October is National Breast Cancer Awareness Month (NBCAM), which is an annual movement to raise awareness and aid in the early detection of the disease. Breast cancer develops when damaged cells build up and form a lump or tumor in the breast. These cells can break away and spread to other tissues in the body through the blood vessels and lymph vessels. The prevention of breast cancer begins with a healthy lifestyle.
There are several steps one can take to avoid developing breast cancer, all of which improve your overall health. As with many other cancers, smoking can increase ones risk for developing breast cancer. In addition to leading a tobacco-free lifestyle, maintaining a healthy weight by exercising regularly, (about 150 minutes of moderate aerobic exercise a week), and eating a balanced diet, (avoiding foods high in saturated fat), have been shown to reduce ones risk for developing breast cancer.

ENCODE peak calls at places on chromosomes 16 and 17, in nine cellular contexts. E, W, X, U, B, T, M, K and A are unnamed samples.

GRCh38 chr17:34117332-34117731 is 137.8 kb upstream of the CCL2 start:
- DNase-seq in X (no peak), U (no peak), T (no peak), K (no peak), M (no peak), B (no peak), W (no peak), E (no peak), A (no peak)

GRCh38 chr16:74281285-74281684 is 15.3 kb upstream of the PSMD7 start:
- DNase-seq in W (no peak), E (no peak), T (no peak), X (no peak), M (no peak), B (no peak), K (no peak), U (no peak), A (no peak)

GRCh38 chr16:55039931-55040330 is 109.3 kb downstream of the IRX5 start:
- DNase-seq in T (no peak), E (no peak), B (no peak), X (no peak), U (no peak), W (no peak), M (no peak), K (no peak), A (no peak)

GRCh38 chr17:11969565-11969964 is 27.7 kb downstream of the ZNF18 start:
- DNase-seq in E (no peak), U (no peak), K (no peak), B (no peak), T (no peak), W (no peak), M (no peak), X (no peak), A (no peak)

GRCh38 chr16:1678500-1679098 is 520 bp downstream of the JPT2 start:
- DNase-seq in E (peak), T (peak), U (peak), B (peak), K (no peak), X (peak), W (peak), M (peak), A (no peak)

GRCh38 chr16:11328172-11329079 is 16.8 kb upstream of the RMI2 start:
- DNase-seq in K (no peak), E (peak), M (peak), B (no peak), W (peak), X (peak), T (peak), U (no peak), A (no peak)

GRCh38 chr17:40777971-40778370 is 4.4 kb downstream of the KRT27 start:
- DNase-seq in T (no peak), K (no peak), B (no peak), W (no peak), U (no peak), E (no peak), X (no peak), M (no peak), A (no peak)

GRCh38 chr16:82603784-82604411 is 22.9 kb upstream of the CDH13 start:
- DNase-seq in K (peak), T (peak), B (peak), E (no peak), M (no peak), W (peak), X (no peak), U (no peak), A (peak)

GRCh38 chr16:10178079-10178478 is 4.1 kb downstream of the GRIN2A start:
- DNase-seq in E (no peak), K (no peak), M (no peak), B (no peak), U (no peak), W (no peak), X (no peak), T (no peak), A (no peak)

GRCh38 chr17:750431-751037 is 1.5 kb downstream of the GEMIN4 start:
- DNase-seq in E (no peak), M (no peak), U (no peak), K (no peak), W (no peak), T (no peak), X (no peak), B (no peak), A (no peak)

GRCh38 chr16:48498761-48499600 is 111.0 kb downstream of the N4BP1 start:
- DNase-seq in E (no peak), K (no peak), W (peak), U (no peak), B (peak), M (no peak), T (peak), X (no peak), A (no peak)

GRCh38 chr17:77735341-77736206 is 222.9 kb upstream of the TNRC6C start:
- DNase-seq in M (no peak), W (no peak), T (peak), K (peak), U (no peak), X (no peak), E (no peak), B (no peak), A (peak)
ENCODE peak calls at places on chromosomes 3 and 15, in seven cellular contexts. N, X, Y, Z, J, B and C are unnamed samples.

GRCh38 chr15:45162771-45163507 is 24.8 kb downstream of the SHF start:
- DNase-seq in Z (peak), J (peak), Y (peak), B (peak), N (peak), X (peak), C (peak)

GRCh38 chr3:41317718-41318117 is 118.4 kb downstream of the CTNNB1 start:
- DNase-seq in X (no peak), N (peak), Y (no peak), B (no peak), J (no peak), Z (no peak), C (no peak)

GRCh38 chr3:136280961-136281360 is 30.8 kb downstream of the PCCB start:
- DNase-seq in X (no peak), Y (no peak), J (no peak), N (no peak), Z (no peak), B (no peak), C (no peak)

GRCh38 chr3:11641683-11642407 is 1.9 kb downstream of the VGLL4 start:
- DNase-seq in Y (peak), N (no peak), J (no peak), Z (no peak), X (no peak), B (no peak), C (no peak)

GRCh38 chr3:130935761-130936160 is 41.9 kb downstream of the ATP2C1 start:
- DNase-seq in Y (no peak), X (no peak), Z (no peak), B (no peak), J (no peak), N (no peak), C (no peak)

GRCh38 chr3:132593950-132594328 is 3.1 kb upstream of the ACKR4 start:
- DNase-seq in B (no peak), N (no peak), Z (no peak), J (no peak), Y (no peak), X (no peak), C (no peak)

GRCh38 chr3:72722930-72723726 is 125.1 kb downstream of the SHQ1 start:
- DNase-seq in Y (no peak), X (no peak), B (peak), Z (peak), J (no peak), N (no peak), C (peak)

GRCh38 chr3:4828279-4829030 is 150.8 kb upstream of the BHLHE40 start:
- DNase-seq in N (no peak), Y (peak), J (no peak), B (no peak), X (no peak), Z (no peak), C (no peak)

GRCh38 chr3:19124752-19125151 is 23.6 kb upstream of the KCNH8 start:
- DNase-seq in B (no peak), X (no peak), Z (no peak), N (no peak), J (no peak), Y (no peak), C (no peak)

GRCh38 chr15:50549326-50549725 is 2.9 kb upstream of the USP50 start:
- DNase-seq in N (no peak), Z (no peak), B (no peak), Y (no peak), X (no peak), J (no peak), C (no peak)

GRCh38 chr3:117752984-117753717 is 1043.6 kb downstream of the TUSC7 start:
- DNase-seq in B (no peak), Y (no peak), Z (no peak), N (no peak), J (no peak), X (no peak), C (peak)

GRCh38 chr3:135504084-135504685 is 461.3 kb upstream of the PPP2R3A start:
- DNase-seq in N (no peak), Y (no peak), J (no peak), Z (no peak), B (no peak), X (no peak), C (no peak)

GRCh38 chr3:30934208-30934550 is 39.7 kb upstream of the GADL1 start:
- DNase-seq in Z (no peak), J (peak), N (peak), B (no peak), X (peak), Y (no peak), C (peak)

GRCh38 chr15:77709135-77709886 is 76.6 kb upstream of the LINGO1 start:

Early detection is key for every woman and saves thousands of lives each year. Breast cancer can be diagnosed early on through screenings such as breast self-examinations, clinical breast examinations, and mammograms. These methods can prevent the spread of the disease to parts of the body other than the breasts.
Did You Know
- There are more than 2.8 million breast cancer survivors in the United States
- Breast cancer is the most commonly diagnosed cancer in women and the second leading cause of death among women
- According to the National Breast Cancer Foundation, as little as three hours of exercise per week, or about 30 minutes a day, can lower one’s risk of breast cancer
Breast Exam Screening Guidelines
- 20 years of age: Start monthly breast self-exams. By doing the exam regularly, you get to know how your breasts normally look and feel and you can more readily find any changes
- 20-39 years of age: a clinical breast exam should be performed at least once every 3 years
- 40 years of age: an annual mammogram and breast exam are recommended
- Younger women at high risk should talk to their doctor about screening options. Mammography has been critical to early detection and improved outcomes.
Sources: U.S. Department of Health & Human Services, National Institutes of Health, The American Cancer Society, The National Breast Cancer Foundation, LifeWork Strategies EAP, and Adventist HealthCare. The Health Tip of the Week is for educational purposes only. For medical advice, consult your physician. Feel free to copy and distribute this health resource.